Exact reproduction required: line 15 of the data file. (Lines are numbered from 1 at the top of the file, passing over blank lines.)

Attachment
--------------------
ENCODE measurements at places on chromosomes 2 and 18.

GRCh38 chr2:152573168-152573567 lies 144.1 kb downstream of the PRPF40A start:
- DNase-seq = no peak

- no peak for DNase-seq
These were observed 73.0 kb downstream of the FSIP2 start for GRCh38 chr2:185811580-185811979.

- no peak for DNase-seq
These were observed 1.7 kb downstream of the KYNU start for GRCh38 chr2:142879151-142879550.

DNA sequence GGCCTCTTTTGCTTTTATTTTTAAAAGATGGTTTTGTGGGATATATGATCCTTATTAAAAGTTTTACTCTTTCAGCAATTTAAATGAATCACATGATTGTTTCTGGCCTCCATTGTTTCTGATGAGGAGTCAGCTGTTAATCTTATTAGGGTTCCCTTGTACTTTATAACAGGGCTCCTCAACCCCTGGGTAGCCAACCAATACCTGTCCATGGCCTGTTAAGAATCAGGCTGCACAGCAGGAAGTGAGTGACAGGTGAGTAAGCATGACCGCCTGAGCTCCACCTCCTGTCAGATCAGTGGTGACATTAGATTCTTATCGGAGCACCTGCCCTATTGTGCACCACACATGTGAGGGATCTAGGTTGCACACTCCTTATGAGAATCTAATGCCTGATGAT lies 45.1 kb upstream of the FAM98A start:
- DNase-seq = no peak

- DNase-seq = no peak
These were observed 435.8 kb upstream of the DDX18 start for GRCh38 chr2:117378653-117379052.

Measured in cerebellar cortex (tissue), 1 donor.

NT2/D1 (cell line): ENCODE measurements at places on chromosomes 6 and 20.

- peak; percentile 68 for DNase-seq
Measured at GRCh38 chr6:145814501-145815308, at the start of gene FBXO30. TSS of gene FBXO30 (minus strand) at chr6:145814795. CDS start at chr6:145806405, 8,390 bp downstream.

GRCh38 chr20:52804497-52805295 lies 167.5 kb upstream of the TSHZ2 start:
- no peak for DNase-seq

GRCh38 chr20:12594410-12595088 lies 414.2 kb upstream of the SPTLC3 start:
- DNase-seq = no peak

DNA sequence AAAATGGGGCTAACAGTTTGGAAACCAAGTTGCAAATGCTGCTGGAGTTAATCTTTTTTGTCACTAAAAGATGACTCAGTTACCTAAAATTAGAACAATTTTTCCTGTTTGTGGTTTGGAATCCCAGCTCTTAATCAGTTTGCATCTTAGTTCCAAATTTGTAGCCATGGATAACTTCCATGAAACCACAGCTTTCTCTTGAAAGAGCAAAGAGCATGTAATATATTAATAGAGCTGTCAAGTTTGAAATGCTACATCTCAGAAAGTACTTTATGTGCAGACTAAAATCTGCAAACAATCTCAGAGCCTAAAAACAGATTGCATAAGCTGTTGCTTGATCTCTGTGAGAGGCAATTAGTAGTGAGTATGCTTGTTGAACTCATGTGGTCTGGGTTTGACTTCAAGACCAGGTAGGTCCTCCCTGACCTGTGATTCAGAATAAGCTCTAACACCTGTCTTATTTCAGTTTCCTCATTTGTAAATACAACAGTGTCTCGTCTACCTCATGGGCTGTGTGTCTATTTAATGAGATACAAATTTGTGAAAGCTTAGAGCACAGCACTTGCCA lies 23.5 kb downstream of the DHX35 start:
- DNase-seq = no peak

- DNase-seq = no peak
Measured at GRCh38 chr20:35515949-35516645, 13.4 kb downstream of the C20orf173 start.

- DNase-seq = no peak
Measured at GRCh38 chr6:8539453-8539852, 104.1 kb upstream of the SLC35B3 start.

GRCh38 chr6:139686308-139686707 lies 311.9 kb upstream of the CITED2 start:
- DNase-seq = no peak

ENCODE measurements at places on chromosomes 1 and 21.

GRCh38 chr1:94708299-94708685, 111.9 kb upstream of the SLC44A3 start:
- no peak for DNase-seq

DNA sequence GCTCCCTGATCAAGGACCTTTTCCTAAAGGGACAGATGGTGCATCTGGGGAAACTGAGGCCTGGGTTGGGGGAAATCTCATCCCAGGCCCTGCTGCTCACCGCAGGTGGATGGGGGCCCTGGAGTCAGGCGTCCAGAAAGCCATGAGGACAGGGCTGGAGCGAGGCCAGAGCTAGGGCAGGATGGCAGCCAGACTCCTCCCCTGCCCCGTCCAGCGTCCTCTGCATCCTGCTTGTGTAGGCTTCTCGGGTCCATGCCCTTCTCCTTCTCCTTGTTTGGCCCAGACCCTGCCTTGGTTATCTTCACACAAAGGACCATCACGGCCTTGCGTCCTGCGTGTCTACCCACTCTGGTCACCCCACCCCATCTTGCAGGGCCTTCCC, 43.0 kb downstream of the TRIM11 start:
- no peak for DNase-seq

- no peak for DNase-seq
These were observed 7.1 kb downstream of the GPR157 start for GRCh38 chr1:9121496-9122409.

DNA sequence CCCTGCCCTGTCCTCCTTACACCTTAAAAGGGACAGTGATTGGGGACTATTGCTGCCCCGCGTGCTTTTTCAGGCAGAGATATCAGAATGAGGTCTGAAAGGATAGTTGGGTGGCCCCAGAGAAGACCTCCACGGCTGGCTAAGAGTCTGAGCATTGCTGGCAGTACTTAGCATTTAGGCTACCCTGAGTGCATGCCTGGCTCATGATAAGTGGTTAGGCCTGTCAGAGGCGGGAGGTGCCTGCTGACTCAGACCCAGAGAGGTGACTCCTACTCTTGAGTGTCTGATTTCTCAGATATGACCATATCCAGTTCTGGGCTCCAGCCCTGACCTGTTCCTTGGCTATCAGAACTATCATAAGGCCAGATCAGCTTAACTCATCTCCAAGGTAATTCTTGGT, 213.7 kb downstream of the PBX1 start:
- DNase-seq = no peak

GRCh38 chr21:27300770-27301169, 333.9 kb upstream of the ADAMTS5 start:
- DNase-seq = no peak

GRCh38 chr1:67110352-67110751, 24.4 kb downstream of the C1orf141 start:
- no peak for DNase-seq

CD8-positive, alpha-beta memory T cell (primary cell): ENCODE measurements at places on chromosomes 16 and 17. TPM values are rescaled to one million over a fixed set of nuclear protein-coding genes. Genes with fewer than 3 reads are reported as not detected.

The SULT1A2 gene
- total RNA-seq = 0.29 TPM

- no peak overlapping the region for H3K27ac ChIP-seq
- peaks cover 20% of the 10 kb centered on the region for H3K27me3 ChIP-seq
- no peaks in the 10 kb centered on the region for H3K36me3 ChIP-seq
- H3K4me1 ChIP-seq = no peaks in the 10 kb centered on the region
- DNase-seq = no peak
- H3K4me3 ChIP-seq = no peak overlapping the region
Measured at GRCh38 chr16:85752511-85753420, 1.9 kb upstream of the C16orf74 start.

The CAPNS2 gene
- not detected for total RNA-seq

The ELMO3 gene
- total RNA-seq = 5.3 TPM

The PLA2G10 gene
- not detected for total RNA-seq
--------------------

Measured at GRCh38 chr6:145814501-145815308, at the start of gene FBXO30. TSS of gene FBXO30 (minus strand) at chr6:145814795. CDS start at chr6:145806405, 8,390 bp downstream.